U.S. could face months of vaccine shortages amid global competition

Trump administration officials insisted Tuesday that most American adults can be vaccinated by May. But despite President Donald Trump’s attempt to compel vaccine sales to the U.S. by executive order, most Americans’ best hope of getting a shot by spring or early summer may rest on vaccines that have not yet been proven to work — such as the doses being developed by Johnson & Johnson and AstraZeneca.

“We’re clearly not going to get there” with the Moderna and Pfizer shots, said Peter Hotez, a virologist and dean of the National School of Tropical Medicine at the Baylor College of Medicine, who is working on a vaccine candidate with partners in India. “We’re going to need four or five different vaccines.”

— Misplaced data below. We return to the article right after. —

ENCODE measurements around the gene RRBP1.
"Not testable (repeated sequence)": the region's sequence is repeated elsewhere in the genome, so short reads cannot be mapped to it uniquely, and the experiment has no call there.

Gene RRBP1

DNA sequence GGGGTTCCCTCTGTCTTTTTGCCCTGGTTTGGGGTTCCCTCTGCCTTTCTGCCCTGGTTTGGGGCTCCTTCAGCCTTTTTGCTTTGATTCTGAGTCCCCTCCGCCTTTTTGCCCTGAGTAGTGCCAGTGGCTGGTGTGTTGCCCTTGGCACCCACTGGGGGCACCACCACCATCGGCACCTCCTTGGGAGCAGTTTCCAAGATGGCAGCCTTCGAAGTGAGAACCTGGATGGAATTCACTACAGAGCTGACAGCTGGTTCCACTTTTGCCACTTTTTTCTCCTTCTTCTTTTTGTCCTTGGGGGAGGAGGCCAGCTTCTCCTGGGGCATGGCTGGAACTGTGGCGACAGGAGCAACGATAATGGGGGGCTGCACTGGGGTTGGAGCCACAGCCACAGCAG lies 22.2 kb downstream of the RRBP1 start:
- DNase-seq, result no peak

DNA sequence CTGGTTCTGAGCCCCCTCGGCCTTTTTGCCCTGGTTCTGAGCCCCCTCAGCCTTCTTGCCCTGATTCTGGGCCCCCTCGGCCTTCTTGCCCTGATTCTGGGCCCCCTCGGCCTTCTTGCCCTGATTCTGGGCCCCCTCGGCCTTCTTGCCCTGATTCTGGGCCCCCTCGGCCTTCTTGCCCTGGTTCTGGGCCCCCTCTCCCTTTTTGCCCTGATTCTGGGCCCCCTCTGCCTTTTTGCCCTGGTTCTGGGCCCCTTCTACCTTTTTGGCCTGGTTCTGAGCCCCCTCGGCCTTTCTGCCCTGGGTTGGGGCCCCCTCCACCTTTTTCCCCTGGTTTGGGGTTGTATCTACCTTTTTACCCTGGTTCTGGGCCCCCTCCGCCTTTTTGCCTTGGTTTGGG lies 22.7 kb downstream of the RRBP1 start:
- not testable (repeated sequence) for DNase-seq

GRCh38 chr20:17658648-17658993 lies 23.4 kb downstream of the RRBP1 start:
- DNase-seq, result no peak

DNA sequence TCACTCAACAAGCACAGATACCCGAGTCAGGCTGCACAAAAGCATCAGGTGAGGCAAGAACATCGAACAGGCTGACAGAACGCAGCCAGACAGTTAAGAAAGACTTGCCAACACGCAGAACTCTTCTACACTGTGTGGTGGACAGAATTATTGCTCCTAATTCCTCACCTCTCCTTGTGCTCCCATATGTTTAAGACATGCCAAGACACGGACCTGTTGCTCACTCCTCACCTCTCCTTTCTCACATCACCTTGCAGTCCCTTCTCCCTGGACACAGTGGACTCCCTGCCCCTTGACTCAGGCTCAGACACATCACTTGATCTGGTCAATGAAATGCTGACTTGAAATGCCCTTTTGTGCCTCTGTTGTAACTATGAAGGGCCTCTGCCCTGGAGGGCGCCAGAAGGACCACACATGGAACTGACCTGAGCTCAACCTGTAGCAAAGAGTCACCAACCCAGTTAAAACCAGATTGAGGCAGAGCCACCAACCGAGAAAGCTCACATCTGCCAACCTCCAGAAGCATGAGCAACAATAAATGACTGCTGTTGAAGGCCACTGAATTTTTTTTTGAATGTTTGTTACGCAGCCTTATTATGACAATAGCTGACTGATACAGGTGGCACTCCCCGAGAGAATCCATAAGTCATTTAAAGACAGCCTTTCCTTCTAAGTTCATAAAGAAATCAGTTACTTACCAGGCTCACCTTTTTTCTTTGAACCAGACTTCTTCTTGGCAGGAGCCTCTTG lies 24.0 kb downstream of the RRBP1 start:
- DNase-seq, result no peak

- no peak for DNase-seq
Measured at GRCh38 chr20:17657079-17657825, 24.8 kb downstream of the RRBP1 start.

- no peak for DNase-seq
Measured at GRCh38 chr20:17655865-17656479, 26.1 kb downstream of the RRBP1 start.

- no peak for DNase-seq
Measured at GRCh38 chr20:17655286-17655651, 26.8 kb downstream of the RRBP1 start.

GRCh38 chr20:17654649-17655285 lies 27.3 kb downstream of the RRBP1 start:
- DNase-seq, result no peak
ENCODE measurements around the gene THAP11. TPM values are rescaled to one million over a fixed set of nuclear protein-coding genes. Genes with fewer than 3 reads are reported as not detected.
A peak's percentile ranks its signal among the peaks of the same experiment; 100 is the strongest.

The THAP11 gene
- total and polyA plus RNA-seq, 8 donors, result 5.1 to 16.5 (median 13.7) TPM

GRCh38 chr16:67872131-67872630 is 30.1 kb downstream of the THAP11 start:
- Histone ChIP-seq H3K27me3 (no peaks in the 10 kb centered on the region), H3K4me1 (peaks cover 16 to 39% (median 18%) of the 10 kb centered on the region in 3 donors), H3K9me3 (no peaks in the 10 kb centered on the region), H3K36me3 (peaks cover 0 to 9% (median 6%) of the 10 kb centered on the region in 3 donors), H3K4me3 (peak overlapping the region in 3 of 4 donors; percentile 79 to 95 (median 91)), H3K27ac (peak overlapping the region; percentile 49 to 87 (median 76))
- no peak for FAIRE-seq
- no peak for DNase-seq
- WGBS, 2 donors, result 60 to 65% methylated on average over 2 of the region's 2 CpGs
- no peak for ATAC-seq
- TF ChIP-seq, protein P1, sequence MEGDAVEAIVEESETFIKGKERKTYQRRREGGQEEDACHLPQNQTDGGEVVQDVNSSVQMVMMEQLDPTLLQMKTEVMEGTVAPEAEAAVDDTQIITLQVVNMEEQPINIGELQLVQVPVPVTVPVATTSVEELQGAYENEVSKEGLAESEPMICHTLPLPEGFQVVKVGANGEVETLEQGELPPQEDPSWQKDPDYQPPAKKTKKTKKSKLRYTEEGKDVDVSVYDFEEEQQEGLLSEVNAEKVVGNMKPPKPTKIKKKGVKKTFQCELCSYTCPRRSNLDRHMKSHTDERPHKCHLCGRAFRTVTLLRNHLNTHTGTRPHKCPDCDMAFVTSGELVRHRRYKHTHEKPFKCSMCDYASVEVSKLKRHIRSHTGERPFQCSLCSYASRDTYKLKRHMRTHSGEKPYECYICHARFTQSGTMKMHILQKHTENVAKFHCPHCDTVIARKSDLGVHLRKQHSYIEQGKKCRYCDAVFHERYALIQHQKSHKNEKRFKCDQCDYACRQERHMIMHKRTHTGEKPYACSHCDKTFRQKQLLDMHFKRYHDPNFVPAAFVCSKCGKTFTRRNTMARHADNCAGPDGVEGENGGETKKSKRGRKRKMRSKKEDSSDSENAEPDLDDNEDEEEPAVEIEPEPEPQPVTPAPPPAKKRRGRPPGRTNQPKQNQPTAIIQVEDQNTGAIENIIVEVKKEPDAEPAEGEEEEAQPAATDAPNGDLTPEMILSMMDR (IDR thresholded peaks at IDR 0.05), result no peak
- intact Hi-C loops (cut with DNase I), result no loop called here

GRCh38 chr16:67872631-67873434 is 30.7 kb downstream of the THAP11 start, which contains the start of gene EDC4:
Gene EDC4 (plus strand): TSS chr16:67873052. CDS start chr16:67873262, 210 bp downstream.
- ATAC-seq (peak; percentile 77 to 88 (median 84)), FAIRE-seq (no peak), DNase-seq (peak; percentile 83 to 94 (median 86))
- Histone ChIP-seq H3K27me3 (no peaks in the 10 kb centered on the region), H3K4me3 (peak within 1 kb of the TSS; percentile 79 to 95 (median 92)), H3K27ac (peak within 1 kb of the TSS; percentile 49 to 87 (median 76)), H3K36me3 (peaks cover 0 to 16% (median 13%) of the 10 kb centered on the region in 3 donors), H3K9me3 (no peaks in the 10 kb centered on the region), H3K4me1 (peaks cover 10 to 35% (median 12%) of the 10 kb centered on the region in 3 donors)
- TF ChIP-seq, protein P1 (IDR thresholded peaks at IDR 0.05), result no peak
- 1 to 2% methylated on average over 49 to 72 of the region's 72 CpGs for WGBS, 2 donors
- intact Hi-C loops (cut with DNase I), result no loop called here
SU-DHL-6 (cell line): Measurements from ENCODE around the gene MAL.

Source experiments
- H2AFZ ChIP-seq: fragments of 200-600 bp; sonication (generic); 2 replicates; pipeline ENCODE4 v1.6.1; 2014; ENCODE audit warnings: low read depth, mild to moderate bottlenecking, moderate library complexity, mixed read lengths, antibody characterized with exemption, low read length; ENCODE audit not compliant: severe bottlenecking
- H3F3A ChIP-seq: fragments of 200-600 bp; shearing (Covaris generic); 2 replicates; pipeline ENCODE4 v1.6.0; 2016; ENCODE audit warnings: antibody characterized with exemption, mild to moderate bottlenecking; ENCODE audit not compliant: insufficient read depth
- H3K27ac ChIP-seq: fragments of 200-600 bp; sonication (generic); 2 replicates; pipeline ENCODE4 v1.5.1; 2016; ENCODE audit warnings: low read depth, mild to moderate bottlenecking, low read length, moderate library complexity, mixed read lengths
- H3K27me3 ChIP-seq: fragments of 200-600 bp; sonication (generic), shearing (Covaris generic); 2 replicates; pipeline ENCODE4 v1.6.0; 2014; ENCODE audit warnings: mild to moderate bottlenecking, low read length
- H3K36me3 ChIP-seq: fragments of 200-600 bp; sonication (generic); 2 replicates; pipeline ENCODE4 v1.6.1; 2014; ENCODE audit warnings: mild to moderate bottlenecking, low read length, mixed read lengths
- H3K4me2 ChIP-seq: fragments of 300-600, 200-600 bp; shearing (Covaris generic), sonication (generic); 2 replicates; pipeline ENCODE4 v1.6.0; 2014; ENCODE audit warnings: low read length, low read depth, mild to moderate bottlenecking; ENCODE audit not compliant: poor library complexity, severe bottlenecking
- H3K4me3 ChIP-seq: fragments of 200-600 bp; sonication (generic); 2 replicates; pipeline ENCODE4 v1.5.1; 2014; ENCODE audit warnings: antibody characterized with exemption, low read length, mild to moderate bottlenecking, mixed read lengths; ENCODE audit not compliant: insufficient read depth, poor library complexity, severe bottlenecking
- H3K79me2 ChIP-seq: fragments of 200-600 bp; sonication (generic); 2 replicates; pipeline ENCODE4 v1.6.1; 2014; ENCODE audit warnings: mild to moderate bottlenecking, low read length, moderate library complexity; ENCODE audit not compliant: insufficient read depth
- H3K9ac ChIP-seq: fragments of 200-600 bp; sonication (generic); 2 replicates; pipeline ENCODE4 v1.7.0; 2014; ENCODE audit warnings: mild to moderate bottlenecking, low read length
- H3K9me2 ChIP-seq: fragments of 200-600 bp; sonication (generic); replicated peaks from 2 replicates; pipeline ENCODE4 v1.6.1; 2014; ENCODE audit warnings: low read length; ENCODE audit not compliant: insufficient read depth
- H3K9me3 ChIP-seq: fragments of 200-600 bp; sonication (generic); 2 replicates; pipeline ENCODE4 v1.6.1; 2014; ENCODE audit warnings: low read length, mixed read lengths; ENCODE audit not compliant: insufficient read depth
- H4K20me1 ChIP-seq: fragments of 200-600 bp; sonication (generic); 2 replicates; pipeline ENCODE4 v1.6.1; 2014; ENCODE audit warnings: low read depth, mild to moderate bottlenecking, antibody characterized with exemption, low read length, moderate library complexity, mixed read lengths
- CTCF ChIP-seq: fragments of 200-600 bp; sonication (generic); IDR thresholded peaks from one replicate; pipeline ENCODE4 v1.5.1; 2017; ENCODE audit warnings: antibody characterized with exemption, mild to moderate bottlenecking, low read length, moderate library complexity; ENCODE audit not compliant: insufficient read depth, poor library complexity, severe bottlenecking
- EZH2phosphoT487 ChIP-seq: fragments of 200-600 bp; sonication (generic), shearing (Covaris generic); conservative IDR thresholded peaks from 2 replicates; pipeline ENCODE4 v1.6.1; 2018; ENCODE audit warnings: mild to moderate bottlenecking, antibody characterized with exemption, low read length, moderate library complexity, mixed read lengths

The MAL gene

The United States has reserved roughly 800 million doses from six manufacturers — including 100 million each from Pfizer and Moderna — but it’s not yet clear whether all of their vaccines will prove safe and effective enough to use. And the two frontrunners have inked deals with multiple countries that are stretching thin their early supplies.

The Trump administration is not alone in assuming that all of its big vaccine bets will pay off. Several other countries’ estimates “are based on a best-case scenario,” said Krishna Udayakumar, founding director of the Duke Global Health Innovation Center, whose team has tracked global vaccine purchases.